Canadian Solar Industries Association is at: http://www.cansia.ca/market-intelligence/labour-force-market
Press release regarding Ivanpah is at: http://www.brightsourceenergy.com/ivanpah-achieves-commercial-operation#.UwIxw4Uz33V
Women in Renewable Energy (WiRE) is a new group, launched at the 2013 CanWEA conference, with the aim to highlight, enhance, and expand the role of women in the renewable energy sector in Ontario. WiRE is taking over from the Greater Toronto Chapter of Women of Wind Energy (WoWE) and is led by women working in diverse sectors of the clean energy economy, including the engineering, legal, insurance, technology, environmental assessment and services, permitting, project and business development fields. WiRE focuses on advancing the knowledge base and professional development of its members and conducting community outreach.
Future initiatives will likely involve connecting women who work in the sector with students and others not currently involved in renewable energy. Related organizations worldwide include: Women in Renewable Energy Scotland and Women in Renewable Energy Hawaii. WoWE also continues to connect women working in wind energy through local chapters across North America.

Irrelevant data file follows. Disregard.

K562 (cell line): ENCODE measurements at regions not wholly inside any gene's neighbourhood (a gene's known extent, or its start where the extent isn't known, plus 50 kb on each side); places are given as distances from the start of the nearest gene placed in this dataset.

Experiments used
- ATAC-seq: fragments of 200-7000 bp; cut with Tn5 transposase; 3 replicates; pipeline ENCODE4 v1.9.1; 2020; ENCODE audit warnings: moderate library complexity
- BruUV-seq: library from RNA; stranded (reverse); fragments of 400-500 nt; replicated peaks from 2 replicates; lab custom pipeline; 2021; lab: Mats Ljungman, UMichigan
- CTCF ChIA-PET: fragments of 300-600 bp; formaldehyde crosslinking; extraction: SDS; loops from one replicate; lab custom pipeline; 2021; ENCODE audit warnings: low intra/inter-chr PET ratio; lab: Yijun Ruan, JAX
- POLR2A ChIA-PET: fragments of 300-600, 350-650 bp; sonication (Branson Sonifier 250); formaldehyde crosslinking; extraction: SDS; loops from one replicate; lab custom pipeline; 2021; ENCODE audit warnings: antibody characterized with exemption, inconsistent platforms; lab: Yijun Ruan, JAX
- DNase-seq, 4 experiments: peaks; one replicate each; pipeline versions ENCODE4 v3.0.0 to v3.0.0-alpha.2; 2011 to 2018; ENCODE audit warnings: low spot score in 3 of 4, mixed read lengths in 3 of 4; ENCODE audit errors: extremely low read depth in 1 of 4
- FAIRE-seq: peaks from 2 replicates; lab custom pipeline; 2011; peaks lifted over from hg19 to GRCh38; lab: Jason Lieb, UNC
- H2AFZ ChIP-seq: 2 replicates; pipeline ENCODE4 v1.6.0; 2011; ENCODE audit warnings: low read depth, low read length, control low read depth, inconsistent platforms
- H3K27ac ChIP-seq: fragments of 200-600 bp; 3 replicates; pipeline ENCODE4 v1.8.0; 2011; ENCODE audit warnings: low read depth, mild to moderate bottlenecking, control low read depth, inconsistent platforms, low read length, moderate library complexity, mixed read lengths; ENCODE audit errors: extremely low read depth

See Women in Renewable Energy website at: http://womeninrenewableenergy.ca/; “New Ontario Organization is Advancing the Role of Women in Renewable Energy” Blog post at the Alternatives Journal website at: http://www.alternativesjournal.ca/community/blogs/renewable-energy/new-ontario-organization-advancing-role-women-renewable-energy.
Women of Wind Energy website is at: http://www.womenofwindenergy.org/;Women in Renewable Energy Scotland website is at: www.wirescotland.com/; Hawaii Women in Renewable Energy website is available at: http://hawaiiwire.org/.